The West Indian island of Trinidad has the honor of being the first part of the British Commonwealth outside the mother country to issue adhesive postage stamps, even though they were only valid locally.
In the mid-19th century, communication between the two major towns of the island, San Fernando and the capital Port of Spain, was by sea. In 1845, Turnbull, Stewart & Co purchased a 60-ton steamship, built by Napier of Glasgow, and installed her on the route. She was named SS Lady McLeod in honor of the Governor’s wife. At the end of November the proprietors announced, in the Port of Spain Gazette, that ‘letters, money and small parcels will be carried from this date for subscribers only, at one dollar per month, payable quarterly in advance; letters of non-subscribers will be charged ten cents each.’ A year later Turnbull, Stewart & Co sold the Lady McLeod to another Scottish businessman, David Bryce, who re-examined the system for the carriage of mail. He felt the subscriber system was unsatisfactory, as most letters were paid for individually in cash, and decided to overcome this inconvenience by issuing stamps.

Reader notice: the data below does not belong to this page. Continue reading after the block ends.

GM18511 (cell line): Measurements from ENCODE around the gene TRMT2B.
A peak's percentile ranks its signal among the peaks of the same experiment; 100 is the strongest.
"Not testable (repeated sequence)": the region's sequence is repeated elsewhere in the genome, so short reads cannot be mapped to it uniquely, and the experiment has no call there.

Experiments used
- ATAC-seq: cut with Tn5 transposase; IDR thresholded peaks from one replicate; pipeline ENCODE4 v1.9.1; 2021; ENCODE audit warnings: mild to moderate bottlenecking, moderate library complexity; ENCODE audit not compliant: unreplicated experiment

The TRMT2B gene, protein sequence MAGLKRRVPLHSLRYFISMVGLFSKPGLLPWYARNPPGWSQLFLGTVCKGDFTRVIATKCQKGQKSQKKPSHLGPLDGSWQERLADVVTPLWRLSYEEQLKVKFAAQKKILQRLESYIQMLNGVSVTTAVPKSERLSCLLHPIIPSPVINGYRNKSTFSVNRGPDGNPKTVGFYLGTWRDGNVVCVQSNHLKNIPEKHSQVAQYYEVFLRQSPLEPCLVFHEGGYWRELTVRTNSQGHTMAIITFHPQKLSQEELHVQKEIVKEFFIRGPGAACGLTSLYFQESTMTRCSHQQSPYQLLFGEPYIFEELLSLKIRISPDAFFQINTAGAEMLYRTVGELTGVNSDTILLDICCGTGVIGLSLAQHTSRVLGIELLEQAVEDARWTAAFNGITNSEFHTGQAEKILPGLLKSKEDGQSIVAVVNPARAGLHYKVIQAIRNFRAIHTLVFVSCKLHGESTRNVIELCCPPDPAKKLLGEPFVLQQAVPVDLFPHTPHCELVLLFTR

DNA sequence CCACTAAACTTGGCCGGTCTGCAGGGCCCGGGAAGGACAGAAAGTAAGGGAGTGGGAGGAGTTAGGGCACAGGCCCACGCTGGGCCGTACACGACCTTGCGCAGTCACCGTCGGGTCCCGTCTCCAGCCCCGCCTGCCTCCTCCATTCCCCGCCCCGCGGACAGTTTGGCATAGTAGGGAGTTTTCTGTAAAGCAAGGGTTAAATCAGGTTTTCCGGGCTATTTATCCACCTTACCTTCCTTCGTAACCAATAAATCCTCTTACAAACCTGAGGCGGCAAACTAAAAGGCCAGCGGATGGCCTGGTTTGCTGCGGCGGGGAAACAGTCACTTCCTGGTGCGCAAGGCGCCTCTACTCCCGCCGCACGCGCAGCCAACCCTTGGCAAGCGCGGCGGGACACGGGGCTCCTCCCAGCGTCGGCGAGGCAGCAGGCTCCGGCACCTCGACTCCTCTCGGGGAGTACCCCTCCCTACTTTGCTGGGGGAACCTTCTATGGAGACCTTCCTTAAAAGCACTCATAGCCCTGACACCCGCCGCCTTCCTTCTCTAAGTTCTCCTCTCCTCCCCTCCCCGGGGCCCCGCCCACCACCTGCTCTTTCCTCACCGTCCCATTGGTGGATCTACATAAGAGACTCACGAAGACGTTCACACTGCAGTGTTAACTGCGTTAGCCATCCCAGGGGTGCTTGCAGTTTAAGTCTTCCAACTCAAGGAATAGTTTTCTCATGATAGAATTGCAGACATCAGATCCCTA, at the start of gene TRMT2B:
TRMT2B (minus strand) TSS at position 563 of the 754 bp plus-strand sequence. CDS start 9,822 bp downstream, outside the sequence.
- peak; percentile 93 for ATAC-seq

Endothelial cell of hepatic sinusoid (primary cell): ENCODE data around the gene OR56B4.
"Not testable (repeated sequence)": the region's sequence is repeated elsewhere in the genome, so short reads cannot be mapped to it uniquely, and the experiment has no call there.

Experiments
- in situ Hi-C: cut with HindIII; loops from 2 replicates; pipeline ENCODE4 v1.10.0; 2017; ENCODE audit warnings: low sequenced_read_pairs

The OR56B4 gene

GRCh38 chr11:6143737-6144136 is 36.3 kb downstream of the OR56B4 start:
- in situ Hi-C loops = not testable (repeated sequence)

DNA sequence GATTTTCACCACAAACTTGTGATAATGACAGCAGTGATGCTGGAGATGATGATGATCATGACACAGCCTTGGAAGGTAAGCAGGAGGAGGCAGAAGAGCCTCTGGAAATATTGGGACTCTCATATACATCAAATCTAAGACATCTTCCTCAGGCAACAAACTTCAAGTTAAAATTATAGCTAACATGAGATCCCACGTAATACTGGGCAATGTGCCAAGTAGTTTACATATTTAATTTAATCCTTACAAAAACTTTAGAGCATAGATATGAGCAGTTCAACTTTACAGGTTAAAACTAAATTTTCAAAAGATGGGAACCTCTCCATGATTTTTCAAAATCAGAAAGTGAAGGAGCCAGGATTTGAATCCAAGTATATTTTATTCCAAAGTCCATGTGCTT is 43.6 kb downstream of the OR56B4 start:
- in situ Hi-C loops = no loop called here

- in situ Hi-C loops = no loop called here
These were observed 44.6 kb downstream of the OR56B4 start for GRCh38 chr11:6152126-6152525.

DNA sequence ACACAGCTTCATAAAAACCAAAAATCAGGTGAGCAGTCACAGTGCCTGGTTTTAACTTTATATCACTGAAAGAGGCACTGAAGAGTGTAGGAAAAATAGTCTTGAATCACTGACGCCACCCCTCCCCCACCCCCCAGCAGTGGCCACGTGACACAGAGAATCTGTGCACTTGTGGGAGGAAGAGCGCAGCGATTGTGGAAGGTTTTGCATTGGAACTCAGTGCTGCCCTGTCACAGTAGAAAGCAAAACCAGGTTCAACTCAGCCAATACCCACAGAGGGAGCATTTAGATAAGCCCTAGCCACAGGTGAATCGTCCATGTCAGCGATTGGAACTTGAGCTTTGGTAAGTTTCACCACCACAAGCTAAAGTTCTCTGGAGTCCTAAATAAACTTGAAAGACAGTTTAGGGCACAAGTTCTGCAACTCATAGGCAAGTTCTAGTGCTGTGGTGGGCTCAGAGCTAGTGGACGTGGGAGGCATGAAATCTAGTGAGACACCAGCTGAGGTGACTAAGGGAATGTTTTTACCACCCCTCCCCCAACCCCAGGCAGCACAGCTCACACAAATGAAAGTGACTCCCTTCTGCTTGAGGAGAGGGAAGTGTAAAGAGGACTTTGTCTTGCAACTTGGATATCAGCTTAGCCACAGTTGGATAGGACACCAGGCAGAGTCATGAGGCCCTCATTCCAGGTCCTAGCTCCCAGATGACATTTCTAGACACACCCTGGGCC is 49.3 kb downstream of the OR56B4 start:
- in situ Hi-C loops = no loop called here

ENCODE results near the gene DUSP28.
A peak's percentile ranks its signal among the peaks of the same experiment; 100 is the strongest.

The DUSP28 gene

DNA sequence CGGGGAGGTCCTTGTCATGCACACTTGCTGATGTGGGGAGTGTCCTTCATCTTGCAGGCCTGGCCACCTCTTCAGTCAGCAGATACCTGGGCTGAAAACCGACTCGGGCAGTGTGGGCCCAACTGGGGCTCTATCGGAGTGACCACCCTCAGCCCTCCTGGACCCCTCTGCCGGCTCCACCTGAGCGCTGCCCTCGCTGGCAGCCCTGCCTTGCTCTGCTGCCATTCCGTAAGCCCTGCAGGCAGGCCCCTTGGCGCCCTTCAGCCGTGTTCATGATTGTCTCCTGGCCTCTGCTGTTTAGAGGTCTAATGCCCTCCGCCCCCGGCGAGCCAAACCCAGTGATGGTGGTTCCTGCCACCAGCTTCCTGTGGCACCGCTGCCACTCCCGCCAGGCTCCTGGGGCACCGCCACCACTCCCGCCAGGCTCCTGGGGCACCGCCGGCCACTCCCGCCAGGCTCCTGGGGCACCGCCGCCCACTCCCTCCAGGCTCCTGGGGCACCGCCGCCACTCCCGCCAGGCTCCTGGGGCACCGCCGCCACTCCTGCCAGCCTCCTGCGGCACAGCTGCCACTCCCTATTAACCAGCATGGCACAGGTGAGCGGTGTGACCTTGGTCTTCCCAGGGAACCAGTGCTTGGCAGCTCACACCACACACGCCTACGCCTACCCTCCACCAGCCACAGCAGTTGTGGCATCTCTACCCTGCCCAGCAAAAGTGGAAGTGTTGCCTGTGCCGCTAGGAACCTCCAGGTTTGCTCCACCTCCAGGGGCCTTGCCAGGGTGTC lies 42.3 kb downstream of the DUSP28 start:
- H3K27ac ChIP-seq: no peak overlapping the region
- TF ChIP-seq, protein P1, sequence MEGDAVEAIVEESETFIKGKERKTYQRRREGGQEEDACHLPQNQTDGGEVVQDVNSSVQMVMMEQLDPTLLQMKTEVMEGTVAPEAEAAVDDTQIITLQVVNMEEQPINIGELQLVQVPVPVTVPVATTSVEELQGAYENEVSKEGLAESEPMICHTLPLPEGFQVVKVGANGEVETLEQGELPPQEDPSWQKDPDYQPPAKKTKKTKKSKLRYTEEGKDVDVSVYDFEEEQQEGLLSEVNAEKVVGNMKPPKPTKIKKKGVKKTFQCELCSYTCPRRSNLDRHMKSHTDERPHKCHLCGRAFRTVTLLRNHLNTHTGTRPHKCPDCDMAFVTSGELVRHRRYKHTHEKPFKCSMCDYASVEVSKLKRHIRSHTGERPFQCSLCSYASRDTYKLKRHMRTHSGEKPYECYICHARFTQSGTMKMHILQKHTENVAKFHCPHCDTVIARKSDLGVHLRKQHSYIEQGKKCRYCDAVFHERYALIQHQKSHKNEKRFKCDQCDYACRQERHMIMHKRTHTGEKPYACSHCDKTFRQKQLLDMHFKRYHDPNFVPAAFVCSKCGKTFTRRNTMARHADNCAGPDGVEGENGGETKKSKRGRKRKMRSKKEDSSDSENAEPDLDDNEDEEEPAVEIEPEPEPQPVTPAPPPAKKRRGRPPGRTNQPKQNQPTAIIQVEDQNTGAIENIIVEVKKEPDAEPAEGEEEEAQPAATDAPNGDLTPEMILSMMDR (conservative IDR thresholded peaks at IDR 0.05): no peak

An announcement to this effect duly appeared in the Gazette, and the stamps were available from April 16, 1847. They were sold at 5c each, or $4 per hundred, so they have an additional claim to fame as being among the world’s first discount stamps. Lithographed by an unknown but presumably Trinidadian printer, the imperforate design was simple and pleasing, with a colourless silhouette of the steamship on a blue background. The sole indicator of the stamp’s identity is the monogram ‘LMcL’. The stamps were usually pen-cancelled, although some were cancelled by having a corner skimmed off.